Treatment must involve both a short — and long-term approach. Besides immediate treatment for dental erosion, a bulimic patient can minimize the effect of acid after vomiting by not brushing immediately but rinsing instead with water, mixed possibly with a little baking soda to help neutralize the acid. In the long-term, though, the eating disorder itself must be addressed. Your family doctor is an excellent starting point; you can also gain a great deal of information, both about eating disorders and treatment referrals, from the National Eating Disorders Association at their website, www.nationaleatingdisorders.org.

The effects of bulimia are devastating to mental and physical well-being, and no less to dental health. The sooner the disorder can be treated the better the person’s chance of restoring health to their mind, body — and mouth.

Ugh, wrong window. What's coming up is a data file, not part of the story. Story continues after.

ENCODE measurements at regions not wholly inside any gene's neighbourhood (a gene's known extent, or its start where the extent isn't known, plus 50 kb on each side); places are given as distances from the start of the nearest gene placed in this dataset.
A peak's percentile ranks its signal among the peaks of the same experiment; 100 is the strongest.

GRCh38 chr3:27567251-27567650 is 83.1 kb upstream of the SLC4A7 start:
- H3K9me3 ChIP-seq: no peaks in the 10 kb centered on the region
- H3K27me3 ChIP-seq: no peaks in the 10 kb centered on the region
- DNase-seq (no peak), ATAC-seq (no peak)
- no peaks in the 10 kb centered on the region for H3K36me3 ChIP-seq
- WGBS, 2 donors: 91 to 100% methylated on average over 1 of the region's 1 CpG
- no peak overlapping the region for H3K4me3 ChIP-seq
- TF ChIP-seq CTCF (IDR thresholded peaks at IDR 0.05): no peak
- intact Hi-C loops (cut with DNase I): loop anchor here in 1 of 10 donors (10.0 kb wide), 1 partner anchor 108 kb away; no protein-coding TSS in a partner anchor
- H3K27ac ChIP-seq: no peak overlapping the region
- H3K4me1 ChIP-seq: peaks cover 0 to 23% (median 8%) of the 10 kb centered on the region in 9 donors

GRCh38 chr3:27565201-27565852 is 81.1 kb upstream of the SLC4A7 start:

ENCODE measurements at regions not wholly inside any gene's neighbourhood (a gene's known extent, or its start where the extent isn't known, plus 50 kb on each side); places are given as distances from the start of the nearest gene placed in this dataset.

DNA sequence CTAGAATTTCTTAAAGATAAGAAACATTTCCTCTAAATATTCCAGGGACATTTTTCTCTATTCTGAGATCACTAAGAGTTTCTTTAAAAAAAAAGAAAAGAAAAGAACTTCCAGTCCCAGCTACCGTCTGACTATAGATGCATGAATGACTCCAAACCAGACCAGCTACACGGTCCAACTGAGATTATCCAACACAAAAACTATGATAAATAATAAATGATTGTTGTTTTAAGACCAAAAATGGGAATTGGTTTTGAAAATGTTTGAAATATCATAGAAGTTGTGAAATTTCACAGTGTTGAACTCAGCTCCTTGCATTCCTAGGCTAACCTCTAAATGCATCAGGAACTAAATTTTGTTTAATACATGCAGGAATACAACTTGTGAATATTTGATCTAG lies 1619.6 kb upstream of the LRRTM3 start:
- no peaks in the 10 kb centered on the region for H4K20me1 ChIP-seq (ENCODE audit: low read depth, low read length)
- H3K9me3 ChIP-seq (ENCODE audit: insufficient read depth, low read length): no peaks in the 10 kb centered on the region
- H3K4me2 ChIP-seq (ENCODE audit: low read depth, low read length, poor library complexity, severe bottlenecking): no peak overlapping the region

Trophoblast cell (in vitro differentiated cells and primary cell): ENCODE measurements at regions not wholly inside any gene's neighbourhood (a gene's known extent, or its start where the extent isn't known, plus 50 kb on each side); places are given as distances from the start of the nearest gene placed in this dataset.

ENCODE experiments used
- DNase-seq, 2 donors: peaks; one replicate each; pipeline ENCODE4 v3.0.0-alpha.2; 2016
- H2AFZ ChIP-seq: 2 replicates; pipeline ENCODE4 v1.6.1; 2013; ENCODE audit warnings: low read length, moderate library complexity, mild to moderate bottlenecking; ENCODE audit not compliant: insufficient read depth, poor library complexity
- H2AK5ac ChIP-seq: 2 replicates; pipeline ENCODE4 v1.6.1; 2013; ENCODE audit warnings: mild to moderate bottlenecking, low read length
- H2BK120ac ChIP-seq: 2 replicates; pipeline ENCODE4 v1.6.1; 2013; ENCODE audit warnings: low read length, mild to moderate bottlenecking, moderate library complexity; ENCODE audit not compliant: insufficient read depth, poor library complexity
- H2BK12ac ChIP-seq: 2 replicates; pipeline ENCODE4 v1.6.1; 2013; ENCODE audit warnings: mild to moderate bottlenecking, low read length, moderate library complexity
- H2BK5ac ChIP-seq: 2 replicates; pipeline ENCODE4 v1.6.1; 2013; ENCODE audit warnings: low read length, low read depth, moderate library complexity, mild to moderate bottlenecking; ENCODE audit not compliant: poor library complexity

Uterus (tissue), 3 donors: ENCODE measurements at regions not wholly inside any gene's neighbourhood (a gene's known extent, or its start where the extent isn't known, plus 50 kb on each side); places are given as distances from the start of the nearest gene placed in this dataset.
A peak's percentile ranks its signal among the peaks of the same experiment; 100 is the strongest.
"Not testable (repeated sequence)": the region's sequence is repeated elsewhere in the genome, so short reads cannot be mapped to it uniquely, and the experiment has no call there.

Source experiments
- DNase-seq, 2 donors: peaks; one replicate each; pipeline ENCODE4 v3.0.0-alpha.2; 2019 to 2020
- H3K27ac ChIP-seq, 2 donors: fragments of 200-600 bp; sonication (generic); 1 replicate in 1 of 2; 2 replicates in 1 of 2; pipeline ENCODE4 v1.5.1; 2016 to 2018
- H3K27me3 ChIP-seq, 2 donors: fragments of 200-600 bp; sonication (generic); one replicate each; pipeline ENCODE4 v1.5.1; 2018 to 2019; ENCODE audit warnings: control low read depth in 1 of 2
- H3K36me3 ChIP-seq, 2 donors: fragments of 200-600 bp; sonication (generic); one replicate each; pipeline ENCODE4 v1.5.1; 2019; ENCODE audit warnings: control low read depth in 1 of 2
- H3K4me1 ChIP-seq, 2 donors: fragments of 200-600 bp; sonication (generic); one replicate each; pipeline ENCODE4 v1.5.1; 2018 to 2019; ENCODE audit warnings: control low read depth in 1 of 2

If you would like more information on the effect of eating disorders on oral health, please contact us or schedule an appointment for a consultation. You can also learn more about this topic by reading the Dear Doctor magazine article “Bulimia, Anorexia & Oral Health.”

By ental Solutions of Winter Haven
September 01, 2017
Category: Oral Health
Tags: dental erosion  
TestYourKnowledgeAQuizonDentalErosion

1. What is dental erosion?
a. tooth decay; b. dissolving of tooth enamel by acids in food or drink; c. destruction of tooth material by wear; d. attacks on teeth by bacteria

2. Which of these drinks does not cause dental erosion?
a. orange juice; b. cola drinks; c. water; d. energy drinks

3. Soda sweetened with artificial sweeteners does not cause dental erosion.